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The Guardian - AU
The Guardian - AU
Rebecca Ratcliffe and Aung Naing Soe

‘They have lists of everyone’s names’: Myanmar conscription law unleashes wave of fear

Military officers march during a parade to commemorate Myanmar's 78th Armed Forces Day in Naypyitaw, Myanmar, 27 March 2023.
Military officers on Armed Forces Day in Naypyitaw, Myanmar, 27 March 2023. Many in Myanmar have expressed alarm at the conscription law. Photograph: Aung Shine Oo/AP

Passport offices and embassies in Myanmar have been flooded with applications, with a queue of more than a thousand people on a single day trying to secure a visa for neighbouring Thailand. Helplines offering advice on ways to leave the country – how to manage checkpoints, what documents are needed – have been inundated.

Across Myanmar, the young and middle aged, both men and women, are desperately searching for ways to flee their homes, after it was announced the military junta will impose a mandatory conscription law from mid-April. The law, which would force people to serve a military many despise, has sent a wave of terror across the country.

“If I joined the military, I would have to fight my own people. I do not want to do that,” says Thura, who spoke under a fake name, from Shan State. “The military is infamous – they are killing people, arresting people, doing so many unjust things.”

His wife, he added, had urged him to leave her and their eight-year-old daughter behind.

UN special rapporteur for Myanmar Tom Andrews warned last week the number of people fleeing across borders to escape conscription “will surely skyrocket”.

In Thura’s area, streets are now empty by early evening. “It’s very unusual to see any people, any young people, on the road,” he says. “All the shops and cafes – they are closed by 6pm.”

Even before the conscription was announced, there were reports of people being snatched on the streets and forcibly recruited. Young people are terrified they might be kidnapped by the military.

Activists fear conscripts will be used as porters to carry supplies on the frontline. In the past, the military has used porters as human shields, sending them out in front to trip landmines and shield soldiers from gunfire.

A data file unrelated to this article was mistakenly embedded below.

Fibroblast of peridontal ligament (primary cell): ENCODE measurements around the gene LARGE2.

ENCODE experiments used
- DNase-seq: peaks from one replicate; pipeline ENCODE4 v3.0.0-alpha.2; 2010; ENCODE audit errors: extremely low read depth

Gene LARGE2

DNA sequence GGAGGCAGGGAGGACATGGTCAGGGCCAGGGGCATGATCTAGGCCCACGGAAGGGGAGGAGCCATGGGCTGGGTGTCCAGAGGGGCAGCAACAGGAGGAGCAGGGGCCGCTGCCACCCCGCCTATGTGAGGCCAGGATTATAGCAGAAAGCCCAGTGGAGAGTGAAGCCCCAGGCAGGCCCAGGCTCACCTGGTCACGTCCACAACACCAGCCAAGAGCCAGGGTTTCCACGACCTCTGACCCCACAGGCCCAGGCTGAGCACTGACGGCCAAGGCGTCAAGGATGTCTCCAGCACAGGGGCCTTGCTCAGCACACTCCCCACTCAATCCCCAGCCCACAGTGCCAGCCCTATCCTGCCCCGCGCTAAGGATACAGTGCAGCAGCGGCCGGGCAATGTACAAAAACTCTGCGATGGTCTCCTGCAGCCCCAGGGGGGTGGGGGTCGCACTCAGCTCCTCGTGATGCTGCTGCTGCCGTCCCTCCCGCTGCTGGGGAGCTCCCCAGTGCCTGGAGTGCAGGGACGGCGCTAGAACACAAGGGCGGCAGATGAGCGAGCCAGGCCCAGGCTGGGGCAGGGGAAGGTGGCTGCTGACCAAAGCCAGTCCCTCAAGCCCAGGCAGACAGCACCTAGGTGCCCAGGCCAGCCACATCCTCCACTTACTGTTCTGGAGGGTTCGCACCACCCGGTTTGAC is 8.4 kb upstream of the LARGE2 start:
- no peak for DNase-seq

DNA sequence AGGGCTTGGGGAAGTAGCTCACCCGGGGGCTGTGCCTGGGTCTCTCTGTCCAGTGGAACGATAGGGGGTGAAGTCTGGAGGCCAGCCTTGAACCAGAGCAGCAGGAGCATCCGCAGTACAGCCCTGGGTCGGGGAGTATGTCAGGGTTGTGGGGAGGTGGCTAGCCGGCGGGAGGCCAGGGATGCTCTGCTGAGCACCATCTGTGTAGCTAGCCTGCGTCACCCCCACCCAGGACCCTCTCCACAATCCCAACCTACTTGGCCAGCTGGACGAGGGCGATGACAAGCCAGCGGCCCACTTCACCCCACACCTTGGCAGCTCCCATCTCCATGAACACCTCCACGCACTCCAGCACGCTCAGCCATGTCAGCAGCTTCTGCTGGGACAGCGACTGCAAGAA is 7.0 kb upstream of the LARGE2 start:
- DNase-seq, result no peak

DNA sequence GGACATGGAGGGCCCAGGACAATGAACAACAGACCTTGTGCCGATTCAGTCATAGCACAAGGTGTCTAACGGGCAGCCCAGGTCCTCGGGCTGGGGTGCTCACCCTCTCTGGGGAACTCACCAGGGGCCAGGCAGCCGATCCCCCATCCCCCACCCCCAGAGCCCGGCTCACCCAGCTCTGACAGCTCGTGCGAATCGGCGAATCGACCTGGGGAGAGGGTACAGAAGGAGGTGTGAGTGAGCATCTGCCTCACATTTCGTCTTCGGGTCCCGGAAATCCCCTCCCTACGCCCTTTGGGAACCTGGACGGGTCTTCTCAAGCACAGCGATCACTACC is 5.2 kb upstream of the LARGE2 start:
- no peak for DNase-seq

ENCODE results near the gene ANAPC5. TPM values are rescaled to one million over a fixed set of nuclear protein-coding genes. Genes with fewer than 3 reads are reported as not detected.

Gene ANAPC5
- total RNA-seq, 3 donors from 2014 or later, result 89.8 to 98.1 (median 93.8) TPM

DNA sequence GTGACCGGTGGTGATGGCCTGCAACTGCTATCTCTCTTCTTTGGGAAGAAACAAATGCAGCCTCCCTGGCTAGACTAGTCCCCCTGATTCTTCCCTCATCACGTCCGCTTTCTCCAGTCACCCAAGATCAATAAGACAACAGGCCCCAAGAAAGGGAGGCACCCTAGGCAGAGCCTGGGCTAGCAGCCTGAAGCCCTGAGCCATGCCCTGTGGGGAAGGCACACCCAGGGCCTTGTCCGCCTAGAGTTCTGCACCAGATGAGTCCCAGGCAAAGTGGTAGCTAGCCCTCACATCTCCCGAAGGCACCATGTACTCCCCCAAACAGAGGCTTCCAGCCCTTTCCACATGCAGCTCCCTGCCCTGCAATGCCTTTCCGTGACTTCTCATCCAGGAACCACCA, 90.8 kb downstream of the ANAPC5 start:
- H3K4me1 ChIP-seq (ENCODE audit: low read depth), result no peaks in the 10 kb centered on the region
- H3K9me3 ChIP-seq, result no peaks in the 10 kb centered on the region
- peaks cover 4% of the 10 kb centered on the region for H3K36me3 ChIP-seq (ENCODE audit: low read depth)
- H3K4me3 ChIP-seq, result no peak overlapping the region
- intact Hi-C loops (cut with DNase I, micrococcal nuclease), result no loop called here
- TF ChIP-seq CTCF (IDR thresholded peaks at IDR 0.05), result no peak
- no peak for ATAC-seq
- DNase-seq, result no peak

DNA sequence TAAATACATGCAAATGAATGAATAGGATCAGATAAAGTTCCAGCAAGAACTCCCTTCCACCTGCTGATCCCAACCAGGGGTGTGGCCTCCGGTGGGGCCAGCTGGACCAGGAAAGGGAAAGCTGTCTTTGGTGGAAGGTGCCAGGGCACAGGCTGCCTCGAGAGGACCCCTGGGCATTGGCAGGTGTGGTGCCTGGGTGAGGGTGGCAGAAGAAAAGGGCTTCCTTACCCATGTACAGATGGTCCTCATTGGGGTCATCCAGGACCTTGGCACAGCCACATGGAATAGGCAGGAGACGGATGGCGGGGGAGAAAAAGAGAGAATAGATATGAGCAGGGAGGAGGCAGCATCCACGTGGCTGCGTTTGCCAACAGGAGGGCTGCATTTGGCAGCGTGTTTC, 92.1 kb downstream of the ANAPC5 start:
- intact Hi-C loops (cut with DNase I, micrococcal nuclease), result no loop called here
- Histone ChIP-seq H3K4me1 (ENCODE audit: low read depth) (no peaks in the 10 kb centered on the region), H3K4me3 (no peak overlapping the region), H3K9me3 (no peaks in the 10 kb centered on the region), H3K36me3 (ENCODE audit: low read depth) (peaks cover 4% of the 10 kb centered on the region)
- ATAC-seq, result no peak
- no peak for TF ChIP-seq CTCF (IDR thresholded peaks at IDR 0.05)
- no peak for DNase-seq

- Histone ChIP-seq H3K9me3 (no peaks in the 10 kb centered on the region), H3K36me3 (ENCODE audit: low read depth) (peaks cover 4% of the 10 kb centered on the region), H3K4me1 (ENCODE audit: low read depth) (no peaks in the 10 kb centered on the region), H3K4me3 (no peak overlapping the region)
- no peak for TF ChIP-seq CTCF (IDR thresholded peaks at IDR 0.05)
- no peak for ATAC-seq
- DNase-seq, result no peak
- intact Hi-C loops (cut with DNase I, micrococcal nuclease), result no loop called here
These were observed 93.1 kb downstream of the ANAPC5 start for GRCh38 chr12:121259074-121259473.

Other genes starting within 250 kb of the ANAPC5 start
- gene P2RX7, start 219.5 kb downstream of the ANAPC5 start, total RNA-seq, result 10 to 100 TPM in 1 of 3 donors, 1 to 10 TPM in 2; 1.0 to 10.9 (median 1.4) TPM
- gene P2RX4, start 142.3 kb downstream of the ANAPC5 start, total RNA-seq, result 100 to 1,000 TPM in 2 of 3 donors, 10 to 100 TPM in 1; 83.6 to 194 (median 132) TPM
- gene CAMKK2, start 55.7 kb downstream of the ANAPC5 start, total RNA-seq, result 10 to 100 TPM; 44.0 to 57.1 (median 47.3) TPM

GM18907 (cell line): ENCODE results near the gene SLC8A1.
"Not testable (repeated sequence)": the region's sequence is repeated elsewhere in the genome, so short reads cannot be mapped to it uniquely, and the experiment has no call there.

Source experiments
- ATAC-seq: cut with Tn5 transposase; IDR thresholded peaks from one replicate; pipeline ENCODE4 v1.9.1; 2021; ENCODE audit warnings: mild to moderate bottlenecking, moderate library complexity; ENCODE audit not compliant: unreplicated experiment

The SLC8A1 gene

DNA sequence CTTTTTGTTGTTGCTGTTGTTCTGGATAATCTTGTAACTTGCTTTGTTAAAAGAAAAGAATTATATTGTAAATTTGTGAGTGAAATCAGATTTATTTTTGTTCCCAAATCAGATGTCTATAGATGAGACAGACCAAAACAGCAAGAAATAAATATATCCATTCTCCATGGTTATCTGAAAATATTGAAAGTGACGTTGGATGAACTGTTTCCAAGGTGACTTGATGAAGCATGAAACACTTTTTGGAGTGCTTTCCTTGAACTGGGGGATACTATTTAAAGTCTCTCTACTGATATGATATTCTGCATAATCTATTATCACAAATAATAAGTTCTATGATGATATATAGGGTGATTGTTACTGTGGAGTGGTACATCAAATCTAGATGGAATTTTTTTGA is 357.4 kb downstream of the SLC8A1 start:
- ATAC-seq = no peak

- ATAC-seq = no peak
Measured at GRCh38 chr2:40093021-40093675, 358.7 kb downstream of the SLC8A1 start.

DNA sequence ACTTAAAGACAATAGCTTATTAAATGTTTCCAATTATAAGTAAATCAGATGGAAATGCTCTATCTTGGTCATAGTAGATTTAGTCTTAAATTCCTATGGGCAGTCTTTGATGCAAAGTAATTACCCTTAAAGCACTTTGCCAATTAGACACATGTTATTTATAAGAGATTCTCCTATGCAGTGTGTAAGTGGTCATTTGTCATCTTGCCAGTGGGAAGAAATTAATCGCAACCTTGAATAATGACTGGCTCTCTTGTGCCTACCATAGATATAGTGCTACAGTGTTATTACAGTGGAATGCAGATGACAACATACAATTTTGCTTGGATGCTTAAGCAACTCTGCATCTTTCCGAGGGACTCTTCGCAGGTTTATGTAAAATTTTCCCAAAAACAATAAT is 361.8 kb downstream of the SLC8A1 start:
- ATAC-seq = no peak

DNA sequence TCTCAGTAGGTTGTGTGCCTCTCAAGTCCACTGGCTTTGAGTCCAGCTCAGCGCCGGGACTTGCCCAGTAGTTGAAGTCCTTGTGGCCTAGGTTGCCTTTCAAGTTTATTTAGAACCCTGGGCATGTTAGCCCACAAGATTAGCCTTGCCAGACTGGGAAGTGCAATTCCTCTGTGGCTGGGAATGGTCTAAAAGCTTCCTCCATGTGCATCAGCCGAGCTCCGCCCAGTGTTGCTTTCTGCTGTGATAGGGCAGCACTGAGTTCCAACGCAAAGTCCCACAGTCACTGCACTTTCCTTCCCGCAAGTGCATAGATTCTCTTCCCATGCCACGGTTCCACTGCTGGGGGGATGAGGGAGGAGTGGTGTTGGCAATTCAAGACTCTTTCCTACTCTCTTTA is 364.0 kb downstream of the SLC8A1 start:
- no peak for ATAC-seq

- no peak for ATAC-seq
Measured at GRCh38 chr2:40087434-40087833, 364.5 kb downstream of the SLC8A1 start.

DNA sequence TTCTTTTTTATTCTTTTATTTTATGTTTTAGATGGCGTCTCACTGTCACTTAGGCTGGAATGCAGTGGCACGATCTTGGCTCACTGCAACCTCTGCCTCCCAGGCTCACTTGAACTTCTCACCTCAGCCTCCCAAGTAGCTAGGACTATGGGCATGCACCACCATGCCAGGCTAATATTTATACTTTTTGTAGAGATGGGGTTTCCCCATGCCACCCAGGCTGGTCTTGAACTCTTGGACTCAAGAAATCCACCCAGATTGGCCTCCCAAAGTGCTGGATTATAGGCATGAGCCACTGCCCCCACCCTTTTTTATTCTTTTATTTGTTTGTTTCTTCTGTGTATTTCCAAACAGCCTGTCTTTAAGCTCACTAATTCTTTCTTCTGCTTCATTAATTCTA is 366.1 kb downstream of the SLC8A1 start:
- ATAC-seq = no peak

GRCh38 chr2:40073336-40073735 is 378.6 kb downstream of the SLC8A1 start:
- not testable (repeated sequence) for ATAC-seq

Junta facing mounting losses on the battlefield

Under the 2010 People’s Military Service Law, to be enacted next month, men aged 18 up to 35, or women aged 18 to 27, will be conscripted for up to five years in an emergency situation. For men and women who are considered professionals, a vaguely defined category that includes medical doctors, engineers, or others professional groups, the age cut-off is higher – 35 for women, and 45 for men.

The junta recently clarified its initial announcement, saying that women will not be conscripted for now. This claim has been treated with scepticism by the public, however, and many women are still trying to flee.

The military, which seized power in a coup in February 2021, a move that has been strongly opposed by the public, has been unable to control an armed opposition to its rule, which includes citizens who have taken up arms as well as older ethnic armed organisations that have long fought against the military. The junta’s decision to impose conscription reflects the recent devastating losses it has faced on the battlefield, in which entire battalions have surrendered, and key territory lost along the border with China.

“There’s already a refugee crisis and it’s going to get worse,” says Debbie Stothard, founder of the regional human rights group Altsean.

“Even low-ranking civil servants are sneaking away and disappearing because they know they are likely to be drafted if push comes to shove,” she adds.

Until now, for many in military-controlled areas, there was a sense that, as long as they were not associating with anti-junta activists or doing anything remotely political, they could remain somewhat safe, she says. “All they had to do was focus on survival,” says Stothard. The conscription law changes this. “Now they are at risk of being forced to join the army that’s committing these atrocities.”